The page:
thecollegefix By Toni Airaksinen
No matter who Trump nominates, the key task for the next OCR head to do is to reverse its intrusion into campus discipline procedures for students accused of sexual assault. The toxic effects of that intrusion are the subject of a recent book by Johnson and Taylor. In The Campus Rape Frenzy: The Attack on Due Process at America’s Universities, the authors give a detailed account of the damage wrought by OCR’s “guidance” to colleges. One of the most startling points the authors make is that the use of OCR methods actually undermines an important element of the justice system—Miranda rights. That is because OCR encourages schools to share evidence they’ve obtained without the presence of an attorney with the police, who can then use it if they press charges. “The major effect of this policy,” write the authors, is “an end-run around the accused’s constitutional right not to be subjected to custodial questioning by police without lawyers.”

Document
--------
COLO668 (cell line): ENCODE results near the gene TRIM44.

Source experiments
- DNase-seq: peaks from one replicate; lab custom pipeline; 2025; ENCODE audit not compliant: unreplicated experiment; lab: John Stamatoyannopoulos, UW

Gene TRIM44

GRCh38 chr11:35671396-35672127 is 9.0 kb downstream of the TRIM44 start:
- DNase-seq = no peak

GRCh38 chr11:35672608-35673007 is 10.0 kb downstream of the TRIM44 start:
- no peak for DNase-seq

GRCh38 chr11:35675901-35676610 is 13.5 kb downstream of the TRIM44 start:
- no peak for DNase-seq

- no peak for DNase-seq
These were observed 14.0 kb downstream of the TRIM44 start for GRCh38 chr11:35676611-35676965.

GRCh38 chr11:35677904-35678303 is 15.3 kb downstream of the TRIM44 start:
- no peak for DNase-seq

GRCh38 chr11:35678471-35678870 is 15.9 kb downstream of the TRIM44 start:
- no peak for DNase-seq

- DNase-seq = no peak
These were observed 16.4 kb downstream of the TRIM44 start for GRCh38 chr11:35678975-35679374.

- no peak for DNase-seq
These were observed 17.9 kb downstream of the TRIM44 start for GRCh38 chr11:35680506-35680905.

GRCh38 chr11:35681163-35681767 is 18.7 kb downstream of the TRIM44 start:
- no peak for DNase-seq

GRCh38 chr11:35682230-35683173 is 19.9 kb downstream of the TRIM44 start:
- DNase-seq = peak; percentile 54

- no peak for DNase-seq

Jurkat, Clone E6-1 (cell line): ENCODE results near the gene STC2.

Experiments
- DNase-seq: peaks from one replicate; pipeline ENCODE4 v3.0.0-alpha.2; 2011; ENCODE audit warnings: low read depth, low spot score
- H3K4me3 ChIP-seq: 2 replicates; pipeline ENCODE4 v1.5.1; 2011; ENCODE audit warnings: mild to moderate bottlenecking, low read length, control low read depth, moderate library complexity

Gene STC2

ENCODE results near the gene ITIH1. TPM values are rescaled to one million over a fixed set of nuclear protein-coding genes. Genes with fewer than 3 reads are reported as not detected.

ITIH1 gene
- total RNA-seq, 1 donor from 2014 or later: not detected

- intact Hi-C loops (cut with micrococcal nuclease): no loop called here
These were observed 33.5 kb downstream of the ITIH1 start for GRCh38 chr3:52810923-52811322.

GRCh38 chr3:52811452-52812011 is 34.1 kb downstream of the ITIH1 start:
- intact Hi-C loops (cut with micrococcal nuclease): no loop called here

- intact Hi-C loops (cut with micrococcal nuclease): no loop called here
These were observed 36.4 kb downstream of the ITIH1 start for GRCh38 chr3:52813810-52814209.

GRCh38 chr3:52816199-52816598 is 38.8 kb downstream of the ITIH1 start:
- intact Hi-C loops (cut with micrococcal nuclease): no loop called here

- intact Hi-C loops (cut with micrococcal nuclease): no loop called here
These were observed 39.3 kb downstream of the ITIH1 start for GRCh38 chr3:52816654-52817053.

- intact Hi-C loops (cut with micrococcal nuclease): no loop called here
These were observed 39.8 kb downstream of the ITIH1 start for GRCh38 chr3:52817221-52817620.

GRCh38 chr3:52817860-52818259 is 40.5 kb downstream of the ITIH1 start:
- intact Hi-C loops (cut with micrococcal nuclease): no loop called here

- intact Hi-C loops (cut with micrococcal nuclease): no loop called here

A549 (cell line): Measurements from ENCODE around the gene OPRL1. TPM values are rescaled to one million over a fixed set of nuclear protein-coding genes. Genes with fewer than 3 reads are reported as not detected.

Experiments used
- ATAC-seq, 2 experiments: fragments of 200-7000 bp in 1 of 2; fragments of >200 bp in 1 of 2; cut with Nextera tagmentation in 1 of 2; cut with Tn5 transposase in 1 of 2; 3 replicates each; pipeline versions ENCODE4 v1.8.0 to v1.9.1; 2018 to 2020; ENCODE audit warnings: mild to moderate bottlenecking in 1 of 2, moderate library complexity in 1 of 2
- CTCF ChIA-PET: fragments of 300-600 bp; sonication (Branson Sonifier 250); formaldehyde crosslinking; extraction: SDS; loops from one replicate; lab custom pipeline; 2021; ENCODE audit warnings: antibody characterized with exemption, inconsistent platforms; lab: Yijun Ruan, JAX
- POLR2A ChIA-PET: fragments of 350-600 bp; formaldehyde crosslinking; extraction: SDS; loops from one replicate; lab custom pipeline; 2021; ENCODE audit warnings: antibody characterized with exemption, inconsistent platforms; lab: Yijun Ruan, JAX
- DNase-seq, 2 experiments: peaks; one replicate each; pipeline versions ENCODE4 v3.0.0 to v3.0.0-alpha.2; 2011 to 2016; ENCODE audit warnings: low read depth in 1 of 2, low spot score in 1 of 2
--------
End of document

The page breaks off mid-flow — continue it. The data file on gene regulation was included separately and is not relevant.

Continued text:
jamesgmartin.center By George Leef
Barbara Snyder, President of Case Western Reserve University is being sued along with The Board of Trustees, and staff for not following the University’s own disciplinary guidelines, for male discrimination and for refusing John Doe to review witness testimony prior to his disciplinary hearing. “Without receiving a notice of investigation, a discussion of his rights and responsibilities or the CWRU policies and procedures, and without an advisor or support person to accompany him, John Doe was blindsided when he arrived to attend a mandatory meeting with the CWRU Title IX investigator,” Doe says from the outset, he was presumed guilty. Case Western Reserve University suspended him for three years and kicked him out of his dorm based on false allegations of sexual assault with his then-girlfriend that were not supported by factual evidence.
courthousenews By Kevin Koeninger
Since 2012, Yale must document all sexual assault allegations on campus. Yale deputy provost Stephanie Spangler prepared this years report and it provides a peak into the deeply unhealthy atmosphere regarding the investigation and adjudication of sexual assault complaints. Her report portrays a campus in the midst of a terrifying wave of violent crime- or more likely in the midst of a moral panic. Spangler is giddly that there were 81 reports of some type of sexual harassment at Yale in the last six months of 2016…Her report has many insights. One is that a disturbing pattern is emerging where the Title IX coordinators and not the accusers are filing sexual assault complaints against Yale undergraduate students.
mindingthecampus By KC Johnson